When it was time to look for a new real cat friend, I thought it was funny that the one who leapt right at me, taking possession by perching on my shoulder, was called Jazz by the carers at the shelter where we found her. This little cat, a splashy tortie with white paws, has a face that’s half black and half gold. A little abstract. Of course, this was meant to be, wasn’t it? Must be a bit of magic, I thought.

More than a bit, it seemed, a few years on from there, in the winter of 2013. It was July, and a heavy grey storm was crashing all around as I left our house in Orange, half-blinded by tears and in need of a bit of a wander to get my own emotions under control. My husband, Dean, was very ill with end-stage kidney disease and I was terrified. The specialist who was meant to be seeing him that day had to cancel his appointment because his flight from Sydney had been delayed in the bad weather.

I didn’t know where I might go – just out – and I ended up at one of the op shops in town. No-one looks twice at a dishevelled and quietly distressed woman in an op shop, do they?

But just inside the door, above a little table, two Berlin cats greeted me – one with a face half black and half silver, and one that was white with silver stripes. Well, there was a distraction. Still in their original plastic wrapping with euro price stickers, they were signed prints: Rosina Wachtmeister. It was the first time I recall ever having seen her name, but I recognised her style straightaway. I bought both prints for a few dollars each and my smile returned: desperately necessary magic had come cheap today. I would have three Jazz Cats now, and a pretty white, stripey one for extra luck. It somehow seemed a sign, perhaps from my parents, telling me that things would be okay.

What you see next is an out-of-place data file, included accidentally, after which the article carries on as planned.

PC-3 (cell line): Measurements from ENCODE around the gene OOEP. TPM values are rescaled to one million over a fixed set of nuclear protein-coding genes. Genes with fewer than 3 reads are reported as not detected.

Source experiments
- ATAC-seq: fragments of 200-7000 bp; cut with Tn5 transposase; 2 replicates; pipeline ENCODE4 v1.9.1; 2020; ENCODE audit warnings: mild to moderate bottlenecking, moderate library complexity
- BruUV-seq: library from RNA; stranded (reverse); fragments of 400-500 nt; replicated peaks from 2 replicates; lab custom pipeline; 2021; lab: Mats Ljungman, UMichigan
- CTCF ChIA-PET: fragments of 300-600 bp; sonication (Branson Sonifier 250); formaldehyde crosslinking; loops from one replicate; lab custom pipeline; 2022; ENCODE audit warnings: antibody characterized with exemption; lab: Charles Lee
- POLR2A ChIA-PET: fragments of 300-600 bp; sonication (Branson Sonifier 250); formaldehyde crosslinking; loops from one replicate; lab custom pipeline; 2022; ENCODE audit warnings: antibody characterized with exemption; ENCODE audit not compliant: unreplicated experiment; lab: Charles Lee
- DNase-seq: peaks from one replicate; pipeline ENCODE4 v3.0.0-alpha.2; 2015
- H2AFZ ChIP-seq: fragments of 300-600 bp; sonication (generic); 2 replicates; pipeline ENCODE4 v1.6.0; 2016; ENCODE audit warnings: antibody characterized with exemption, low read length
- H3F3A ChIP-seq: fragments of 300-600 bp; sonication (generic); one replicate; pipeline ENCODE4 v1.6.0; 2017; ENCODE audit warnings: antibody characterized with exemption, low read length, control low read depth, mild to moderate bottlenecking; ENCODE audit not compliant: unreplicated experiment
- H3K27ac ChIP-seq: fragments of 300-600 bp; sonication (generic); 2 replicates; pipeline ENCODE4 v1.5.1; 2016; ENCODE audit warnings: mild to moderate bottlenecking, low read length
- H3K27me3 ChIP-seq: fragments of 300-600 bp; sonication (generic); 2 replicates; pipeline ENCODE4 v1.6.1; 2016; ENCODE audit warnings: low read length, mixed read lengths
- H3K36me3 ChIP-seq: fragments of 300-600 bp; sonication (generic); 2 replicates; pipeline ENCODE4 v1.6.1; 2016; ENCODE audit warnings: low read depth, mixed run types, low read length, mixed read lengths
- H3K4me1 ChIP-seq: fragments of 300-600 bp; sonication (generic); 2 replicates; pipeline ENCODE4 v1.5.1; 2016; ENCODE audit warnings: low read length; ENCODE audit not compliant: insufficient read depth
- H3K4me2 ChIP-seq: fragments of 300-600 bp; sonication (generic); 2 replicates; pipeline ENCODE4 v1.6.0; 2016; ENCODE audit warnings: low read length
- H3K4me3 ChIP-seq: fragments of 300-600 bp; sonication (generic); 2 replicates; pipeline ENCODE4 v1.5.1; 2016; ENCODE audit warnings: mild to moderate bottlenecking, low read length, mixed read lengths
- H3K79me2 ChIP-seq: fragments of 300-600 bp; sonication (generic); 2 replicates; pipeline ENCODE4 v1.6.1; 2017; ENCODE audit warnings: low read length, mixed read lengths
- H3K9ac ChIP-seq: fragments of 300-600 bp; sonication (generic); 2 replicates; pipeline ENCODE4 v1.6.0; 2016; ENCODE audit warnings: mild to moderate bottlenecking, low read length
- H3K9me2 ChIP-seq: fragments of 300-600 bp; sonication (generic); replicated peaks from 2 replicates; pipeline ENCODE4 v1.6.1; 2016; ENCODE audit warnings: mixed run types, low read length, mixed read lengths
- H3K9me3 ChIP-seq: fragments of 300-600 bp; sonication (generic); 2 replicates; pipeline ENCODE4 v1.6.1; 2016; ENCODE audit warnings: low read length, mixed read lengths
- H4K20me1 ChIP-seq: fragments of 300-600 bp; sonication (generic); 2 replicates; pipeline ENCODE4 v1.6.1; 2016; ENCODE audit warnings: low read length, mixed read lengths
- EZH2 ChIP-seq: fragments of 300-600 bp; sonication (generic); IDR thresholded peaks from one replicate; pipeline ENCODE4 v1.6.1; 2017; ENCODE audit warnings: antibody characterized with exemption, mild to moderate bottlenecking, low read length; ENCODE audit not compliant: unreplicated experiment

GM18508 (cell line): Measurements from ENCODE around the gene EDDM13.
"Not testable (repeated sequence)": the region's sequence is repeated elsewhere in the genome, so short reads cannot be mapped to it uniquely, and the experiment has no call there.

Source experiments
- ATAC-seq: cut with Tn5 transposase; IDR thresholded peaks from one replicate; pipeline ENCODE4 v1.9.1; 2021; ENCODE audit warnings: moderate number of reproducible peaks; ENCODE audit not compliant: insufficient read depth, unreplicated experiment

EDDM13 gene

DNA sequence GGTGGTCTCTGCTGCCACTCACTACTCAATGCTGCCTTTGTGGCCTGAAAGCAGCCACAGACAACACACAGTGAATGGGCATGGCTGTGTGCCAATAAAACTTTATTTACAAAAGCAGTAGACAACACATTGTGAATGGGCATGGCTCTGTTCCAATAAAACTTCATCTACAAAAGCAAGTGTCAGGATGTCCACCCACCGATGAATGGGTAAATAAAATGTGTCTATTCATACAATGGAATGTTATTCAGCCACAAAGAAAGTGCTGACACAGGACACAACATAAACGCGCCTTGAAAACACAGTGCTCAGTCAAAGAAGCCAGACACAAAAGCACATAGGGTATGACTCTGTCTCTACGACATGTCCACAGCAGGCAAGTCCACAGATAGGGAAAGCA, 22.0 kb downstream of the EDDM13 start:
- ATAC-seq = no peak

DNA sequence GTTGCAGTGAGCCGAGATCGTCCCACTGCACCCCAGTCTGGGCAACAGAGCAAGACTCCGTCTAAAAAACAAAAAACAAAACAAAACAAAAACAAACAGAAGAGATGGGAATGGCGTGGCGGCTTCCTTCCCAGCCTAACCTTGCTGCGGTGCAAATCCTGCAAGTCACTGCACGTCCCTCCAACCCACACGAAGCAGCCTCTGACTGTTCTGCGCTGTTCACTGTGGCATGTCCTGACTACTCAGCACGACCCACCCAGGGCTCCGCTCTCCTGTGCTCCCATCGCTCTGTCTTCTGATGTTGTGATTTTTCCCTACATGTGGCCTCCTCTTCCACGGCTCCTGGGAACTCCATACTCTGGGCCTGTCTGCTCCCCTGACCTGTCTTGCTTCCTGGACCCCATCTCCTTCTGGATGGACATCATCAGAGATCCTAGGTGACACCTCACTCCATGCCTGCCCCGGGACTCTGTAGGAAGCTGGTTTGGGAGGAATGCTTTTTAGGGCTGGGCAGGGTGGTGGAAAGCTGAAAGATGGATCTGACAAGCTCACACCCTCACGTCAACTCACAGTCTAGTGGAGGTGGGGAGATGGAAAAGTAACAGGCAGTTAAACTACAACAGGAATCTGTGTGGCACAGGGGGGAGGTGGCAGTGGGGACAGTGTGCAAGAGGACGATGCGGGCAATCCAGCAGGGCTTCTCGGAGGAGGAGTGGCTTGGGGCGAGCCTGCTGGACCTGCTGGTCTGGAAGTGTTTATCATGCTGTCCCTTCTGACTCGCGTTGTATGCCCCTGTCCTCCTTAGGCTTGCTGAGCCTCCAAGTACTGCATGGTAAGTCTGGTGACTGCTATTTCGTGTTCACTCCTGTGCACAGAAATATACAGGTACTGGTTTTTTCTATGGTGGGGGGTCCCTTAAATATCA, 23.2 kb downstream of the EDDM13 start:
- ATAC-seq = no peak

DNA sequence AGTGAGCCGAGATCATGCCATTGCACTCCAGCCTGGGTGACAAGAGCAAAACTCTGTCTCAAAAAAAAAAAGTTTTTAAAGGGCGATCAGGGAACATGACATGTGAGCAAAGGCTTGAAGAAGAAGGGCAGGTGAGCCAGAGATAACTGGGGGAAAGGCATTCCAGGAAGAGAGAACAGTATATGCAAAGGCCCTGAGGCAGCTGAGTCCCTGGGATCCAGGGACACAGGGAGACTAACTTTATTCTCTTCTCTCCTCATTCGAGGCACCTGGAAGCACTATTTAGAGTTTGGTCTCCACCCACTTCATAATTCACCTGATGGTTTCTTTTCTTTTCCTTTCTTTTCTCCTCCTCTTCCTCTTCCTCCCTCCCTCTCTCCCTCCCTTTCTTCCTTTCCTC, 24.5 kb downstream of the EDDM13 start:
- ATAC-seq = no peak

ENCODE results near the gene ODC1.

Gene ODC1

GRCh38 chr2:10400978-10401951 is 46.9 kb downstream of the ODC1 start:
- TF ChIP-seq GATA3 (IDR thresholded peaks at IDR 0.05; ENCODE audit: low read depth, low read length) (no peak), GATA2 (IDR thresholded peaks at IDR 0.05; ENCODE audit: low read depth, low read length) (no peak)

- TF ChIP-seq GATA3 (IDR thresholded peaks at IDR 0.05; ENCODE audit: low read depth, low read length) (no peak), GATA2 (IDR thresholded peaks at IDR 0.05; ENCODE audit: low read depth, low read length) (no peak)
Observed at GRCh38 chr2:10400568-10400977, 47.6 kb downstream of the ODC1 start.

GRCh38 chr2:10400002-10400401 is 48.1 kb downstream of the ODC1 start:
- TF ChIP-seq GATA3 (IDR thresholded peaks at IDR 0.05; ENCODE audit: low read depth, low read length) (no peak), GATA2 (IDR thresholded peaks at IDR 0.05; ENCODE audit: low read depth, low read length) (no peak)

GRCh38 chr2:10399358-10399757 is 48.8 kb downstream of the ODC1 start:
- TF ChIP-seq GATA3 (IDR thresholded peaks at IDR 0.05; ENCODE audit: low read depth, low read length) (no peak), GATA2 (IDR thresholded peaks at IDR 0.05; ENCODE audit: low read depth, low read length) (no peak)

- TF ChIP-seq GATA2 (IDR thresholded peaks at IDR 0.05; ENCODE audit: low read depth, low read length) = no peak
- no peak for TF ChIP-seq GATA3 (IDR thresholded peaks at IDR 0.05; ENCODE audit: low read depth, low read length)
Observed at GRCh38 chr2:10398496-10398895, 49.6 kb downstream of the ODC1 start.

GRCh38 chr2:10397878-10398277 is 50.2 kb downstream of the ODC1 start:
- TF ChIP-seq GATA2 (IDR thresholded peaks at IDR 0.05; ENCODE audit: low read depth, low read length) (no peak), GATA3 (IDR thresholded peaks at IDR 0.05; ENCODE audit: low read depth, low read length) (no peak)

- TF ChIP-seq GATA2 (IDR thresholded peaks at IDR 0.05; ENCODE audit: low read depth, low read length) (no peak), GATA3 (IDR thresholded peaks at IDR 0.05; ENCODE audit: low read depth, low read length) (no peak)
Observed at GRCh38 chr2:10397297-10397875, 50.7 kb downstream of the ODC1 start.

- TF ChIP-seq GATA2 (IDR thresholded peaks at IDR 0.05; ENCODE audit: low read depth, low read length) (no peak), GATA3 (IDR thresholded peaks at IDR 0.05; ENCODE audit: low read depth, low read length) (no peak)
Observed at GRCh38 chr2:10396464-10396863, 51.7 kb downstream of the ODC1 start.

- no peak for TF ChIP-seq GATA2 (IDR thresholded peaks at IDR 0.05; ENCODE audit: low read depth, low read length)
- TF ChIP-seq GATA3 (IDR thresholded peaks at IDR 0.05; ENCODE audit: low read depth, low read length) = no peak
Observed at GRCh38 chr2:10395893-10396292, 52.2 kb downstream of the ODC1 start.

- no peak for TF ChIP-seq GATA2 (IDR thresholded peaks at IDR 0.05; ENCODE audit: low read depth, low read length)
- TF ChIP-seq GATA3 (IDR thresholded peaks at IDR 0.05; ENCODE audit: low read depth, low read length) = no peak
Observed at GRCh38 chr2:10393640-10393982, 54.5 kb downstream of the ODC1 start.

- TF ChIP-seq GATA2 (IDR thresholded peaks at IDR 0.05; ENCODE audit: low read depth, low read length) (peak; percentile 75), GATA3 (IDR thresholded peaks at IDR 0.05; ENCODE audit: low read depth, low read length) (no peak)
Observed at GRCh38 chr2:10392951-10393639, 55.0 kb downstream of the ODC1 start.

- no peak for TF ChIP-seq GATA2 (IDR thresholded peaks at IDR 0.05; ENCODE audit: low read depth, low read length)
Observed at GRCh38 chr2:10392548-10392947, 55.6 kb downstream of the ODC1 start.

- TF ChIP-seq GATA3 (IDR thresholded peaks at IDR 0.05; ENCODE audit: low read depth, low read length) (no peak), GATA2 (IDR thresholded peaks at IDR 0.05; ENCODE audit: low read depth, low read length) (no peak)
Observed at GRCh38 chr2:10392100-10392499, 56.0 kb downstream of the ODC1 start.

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Things would work out of course – you can read about our kidney love story here. Black Cat and White Cat, looking down on us from the wall above our bed, looked after us. But this was not the end of the magic.

Last April, when all was blue skies for us once more and we’d finally moved to our little patch of Millthorpe hilltop bliss, a sudden storm swept in. It tore the leaves from trees and swiftly identified a leak in the roof. Over in Orange, about thirty kilometres away, in a lull in the storm, Dean heard what he thought sounded like meowing outside the window of the office where he works. He and a colleague went out to investigate, and found a tiny kitten under a tree there, all alone.

A tiny white kitten with a cinnamon-striped tail and a very large, squawking meow, who we would call Monkey, for he’d seemed to have dropped out of the tree, or some kind of heaven, and into Dean’s hands. These days he’s Dean’s best mate, who follows him everywhere around the property, and who completes our picture here.

Whenever I look at him, or any of our cats, real or imagined, a smile of gratitude curls and stretches inside me, for all those who send the magic of their love into the world. Artists, surgeons, storytellers, parents. What would we do without them?



You can find out more about Rosina Wachtmeister and her art here.